What is food poverty?
Food poverty is defined as the “inability to access a nutritionally adequate diet and the related impacts on health, culture and social participation” (Friel and Conlon 2004). In Ireland the main policy report dealing with the issue of food poverty is Food Poverty and Policy (2004), while in Northern Ireland the principal policy report is Food Poverty and Policy in Northern Ireland (2007). Both reports found similar findings:
- Low-income households are affected both by their income and the relatively high cost of healthy nutritious food.
- Low-income households spend a relatively higher share of their income on food. Despite this, they consume a less nutritionally balanced diet and suffer from higher rates of diet related chronic diseases.
- Low-income households tend to shop at local convenience stores, where prices are higher and the variety of food is poor. Often in deprived areas transport is an issue, with poor public transport links leading to households relying on taxis.
- The consumption of a healthy diet is affected by factors such as food preparation, cooking skills and storage.
- While low-income households may be aware of healthier options, financial and physical constraints limit their ability to purchase healthy food.
Food poverty in Ireland
A food poverty indicator has been developed based on the EU Survey on Income and Living Conditions (EU-SILC), carried out by the Central Statistics Office. The Department of Social Protection published research (Carney & Maitre, 2012) based on SILC data from 2004-2010 which found that 10% of people in lreland (almost 450,000) were in food poverty.
The deprivation indicators used in the survey relate to food:
- Inability to afford a roast or vegetarian equivalent once a week
- Inability to afford a meal with meat (or vegetarian equivalent) every 2nd day
- Inability to afford a substantial meal on one day in the past two weeks due to lack of money.
The research identifies a number of households most at risk of food poverty:
- 18% if household is on low income#
- 18% if three or more children are under 18 in household
- 21% if head of household is ill/disabled
- 23% if household consists of a lone parent with one or more children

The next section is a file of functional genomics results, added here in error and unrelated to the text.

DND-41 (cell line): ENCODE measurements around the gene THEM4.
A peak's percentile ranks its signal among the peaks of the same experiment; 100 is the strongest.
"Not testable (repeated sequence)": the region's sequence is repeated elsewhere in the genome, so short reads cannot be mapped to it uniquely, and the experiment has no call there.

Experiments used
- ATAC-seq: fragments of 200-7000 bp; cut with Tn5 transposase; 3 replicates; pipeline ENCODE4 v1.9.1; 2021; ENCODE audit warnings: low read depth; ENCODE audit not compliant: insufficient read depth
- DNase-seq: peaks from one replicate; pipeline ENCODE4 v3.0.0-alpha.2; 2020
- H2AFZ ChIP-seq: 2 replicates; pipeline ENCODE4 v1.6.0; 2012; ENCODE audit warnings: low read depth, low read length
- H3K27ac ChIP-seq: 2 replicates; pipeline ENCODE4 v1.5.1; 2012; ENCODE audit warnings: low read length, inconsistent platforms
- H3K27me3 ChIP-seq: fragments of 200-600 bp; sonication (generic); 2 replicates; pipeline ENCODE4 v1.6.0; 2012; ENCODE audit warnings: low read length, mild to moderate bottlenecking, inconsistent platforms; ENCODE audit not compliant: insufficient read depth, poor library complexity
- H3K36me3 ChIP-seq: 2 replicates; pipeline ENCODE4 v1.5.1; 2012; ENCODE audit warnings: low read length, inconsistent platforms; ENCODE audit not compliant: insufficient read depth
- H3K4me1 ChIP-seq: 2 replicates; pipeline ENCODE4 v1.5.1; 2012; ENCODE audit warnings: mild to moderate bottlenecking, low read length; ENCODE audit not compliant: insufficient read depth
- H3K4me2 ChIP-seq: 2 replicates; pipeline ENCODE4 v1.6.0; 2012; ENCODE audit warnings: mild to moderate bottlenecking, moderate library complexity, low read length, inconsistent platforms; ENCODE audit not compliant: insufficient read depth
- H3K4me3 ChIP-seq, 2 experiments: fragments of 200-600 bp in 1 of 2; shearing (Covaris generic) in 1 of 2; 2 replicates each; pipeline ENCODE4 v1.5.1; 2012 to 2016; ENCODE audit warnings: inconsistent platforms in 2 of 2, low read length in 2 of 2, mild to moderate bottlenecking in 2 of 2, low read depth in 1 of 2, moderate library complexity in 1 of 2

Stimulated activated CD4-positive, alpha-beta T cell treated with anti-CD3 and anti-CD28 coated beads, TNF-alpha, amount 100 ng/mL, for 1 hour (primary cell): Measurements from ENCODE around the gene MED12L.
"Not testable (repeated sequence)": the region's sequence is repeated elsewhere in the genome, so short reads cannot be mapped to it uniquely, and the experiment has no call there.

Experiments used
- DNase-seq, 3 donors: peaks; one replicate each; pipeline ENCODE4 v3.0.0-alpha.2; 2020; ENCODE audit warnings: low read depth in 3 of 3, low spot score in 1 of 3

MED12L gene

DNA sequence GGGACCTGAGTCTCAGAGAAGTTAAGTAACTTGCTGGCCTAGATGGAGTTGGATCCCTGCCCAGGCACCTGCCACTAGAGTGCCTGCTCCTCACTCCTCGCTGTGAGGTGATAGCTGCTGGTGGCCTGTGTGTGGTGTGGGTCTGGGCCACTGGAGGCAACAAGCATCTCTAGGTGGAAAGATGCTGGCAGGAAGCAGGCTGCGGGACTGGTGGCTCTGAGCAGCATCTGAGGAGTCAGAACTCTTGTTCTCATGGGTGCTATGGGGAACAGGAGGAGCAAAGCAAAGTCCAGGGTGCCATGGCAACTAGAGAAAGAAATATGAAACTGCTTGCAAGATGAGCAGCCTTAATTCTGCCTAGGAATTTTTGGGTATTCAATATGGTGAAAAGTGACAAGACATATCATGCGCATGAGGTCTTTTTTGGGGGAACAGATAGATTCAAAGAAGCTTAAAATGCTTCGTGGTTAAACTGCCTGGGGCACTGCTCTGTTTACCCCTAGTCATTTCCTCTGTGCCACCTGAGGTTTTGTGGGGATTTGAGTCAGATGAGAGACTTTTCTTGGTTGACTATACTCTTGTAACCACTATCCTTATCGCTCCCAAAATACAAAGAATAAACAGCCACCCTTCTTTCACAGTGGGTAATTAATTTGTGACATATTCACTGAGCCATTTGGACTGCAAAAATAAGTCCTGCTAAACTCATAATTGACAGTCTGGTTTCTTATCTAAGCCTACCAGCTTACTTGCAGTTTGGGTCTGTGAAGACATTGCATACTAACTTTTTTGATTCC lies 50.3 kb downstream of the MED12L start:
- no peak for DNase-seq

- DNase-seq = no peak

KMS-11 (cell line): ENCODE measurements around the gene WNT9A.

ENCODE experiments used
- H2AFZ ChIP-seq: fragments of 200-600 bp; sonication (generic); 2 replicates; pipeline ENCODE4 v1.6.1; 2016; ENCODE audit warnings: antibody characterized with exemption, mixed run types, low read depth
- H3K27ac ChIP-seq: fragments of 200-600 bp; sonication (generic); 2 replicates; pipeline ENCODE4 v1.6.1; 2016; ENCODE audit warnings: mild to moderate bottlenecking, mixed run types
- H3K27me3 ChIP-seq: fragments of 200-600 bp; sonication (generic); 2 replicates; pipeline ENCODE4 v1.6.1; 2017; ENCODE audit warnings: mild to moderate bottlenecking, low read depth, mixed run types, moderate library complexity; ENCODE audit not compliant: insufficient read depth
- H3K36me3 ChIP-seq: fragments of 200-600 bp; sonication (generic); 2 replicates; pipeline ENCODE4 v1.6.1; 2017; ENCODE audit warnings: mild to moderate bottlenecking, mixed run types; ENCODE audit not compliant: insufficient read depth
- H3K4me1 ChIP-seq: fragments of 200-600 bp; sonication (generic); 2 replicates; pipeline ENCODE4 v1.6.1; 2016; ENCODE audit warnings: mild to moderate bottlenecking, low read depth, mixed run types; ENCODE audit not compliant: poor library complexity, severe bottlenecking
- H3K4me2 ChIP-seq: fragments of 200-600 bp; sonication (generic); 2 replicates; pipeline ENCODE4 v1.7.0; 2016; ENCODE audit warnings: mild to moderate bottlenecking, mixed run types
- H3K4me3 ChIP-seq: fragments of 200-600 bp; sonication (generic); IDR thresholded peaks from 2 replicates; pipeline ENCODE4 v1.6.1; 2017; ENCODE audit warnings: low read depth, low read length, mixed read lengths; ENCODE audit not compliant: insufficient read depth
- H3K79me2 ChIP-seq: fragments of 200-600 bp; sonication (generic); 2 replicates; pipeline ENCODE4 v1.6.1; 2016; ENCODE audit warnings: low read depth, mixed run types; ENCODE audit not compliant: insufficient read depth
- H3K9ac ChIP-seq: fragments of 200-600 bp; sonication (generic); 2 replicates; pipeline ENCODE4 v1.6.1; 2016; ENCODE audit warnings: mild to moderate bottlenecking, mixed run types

- 23% if head of household is unemployed.
Carney, C. and Maitre B. (2012) Constructing a Food Poverty Indicator for Ireland using the Survey on Income and Living Conditions.
The EU-SILC data also found that 14.4% of the general population and 28% of low-income households were unable to have family or friends over for a drink or a meal once a month.
The Health Behaviour in School-Aged Children Survey (2010) found that 21% of children report going to school or bed hungry because there is not enough food in the home. This is an increase from 16.6% in 2006.
Obesity in Ireland
The Report of the National Taskforce on Obesity (2005) and the SLÁN Report (2008) also found that those in the lower social classes are more likely to be overweight or obese.
Food Poverty in Northern Ireland
23% of people in Northern Ireland live in low-income households while 28% of children are living in poverty (Households Below Average Income 2009/10).
According to the Family Spending Survey (2011) the UK average weekly expenditure on food and non-alcoholic drinks in 2010 was £53.20. This survey found that food is the fourth highest category of expenditure for households after transport, housing, fuel and power and recreation and culture.
59% of adults in Northern Ireland were either overweight (35%) or obese (24%) (NISRA Health and Social Wellbeing Survey 2005-06). In 2003/2004, approximately one in five boys and one in four girls in Northern Ireland were overweight or obese in primary one (DHSSPS 2006)